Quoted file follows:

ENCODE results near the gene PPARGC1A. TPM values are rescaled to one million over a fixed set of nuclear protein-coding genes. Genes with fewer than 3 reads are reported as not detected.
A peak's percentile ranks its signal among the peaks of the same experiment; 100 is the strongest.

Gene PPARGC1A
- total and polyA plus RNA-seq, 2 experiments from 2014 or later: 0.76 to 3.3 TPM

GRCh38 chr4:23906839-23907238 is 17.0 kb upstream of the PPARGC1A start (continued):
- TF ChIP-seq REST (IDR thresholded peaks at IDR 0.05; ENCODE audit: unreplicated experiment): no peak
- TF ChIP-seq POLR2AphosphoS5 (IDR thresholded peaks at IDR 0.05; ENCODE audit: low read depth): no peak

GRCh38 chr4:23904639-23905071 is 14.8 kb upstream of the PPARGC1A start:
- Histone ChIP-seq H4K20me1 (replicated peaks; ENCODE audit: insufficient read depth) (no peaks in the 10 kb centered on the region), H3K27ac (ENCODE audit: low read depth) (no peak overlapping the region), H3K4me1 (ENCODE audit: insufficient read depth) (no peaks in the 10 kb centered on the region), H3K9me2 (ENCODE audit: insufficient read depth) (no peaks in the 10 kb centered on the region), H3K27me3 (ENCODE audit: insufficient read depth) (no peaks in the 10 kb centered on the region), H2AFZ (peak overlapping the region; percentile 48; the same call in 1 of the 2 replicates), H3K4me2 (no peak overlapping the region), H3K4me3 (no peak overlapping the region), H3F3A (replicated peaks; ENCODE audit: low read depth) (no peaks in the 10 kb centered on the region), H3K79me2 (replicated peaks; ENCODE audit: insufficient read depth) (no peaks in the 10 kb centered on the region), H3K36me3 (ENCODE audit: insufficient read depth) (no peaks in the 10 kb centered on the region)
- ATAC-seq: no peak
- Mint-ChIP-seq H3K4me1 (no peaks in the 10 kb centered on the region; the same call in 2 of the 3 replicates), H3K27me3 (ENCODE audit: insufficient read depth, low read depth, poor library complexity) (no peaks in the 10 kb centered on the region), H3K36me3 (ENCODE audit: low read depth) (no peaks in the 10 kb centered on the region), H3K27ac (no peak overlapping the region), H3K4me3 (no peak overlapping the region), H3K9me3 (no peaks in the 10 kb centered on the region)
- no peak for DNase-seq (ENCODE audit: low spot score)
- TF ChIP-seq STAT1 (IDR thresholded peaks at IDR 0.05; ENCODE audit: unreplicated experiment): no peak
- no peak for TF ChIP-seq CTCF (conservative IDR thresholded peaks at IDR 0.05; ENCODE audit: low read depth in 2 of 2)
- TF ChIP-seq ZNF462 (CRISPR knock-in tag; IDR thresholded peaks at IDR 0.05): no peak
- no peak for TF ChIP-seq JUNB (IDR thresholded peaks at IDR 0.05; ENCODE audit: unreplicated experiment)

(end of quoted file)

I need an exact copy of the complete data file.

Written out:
ENCODE results near the gene PPARGC1A. TPM values are rescaled to one million over a fixed set of nuclear protein-coding genes. Genes with fewer than 3 reads are reported as not detected.
A peak's percentile ranks its signal among the peaks of the same experiment; 100 is the strongest.

Gene PPARGC1A
- total and polyA plus RNA-seq, 2 experiments from 2014 or later: 0.76 to 3.3 TPM

GRCh38 chr4:23906839-23907238 is 17.0 kb upstream of the PPARGC1A start (continued):
- TF ChIP-seq REST (IDR thresholded peaks at IDR 0.05; ENCODE audit: unreplicated experiment): no peak
- TF ChIP-seq POLR2AphosphoS5 (IDR thresholded peaks at IDR 0.05; ENCODE audit: low read depth): no peak

GRCh38 chr4:23904639-23905071 is 14.8 kb upstream of the PPARGC1A start:
- Histone ChIP-seq H4K20me1 (replicated peaks; ENCODE audit: insufficient read depth) (no peaks in the 10 kb centered on the region), H3K27ac (ENCODE audit: low read depth) (no peak overlapping the region), H3K4me1 (ENCODE audit: insufficient read depth) (no peaks in the 10 kb centered on the region), H3K9me2 (ENCODE audit: insufficient read depth) (no peaks in the 10 kb centered on the region), H3K27me3 (ENCODE audit: insufficient read depth) (no peaks in the 10 kb centered on the region), H2AFZ (peak overlapping the region; percentile 48; the same call in 1 of the 2 replicates), H3K4me2 (no peak overlapping the region), H3K4me3 (no peak overlapping the region), H3F3A (replicated peaks; ENCODE audit: low read depth) (no peaks in the 10 kb centered on the region), H3K79me2 (replicated peaks; ENCODE audit: insufficient read depth) (no peaks in the 10 kb centered on the region), H3K36me3 (ENCODE audit: insufficient read depth) (no peaks in the 10 kb centered on the region)
- ATAC-seq: no peak
- Mint-ChIP-seq H3K4me1 (no peaks in the 10 kb centered on the region; the same call in 2 of the 3 replicates), H3K27me3 (ENCODE audit: insufficient read depth, low read depth, poor library complexity) (no peaks in the 10 kb centered on the region), H3K36me3 (ENCODE audit: low read depth) (no peaks in the 10 kb centered on the region), H3K27ac (no peak overlapping the region), H3K4me3 (no peak overlapping the region), H3K9me3 (no peaks in the 10 kb centered on the region)
- no peak for DNase-seq (ENCODE audit: low spot score)
- TF ChIP-seq STAT1 (IDR thresholded peaks at IDR 0.05; ENCODE audit: unreplicated experiment): no peak
- no peak for TF ChIP-seq CTCF (conservative IDR thresholded peaks at IDR 0.05; ENCODE audit: low read depth in 2 of 2)
- TF ChIP-seq ZNF462 (CRISPR knock-in tag; IDR thresholded peaks at IDR 0.05): no peak
- no peak for TF ChIP-seq JUNB (IDR thresholded peaks at IDR 0.05; ENCODE audit: unreplicated experiment)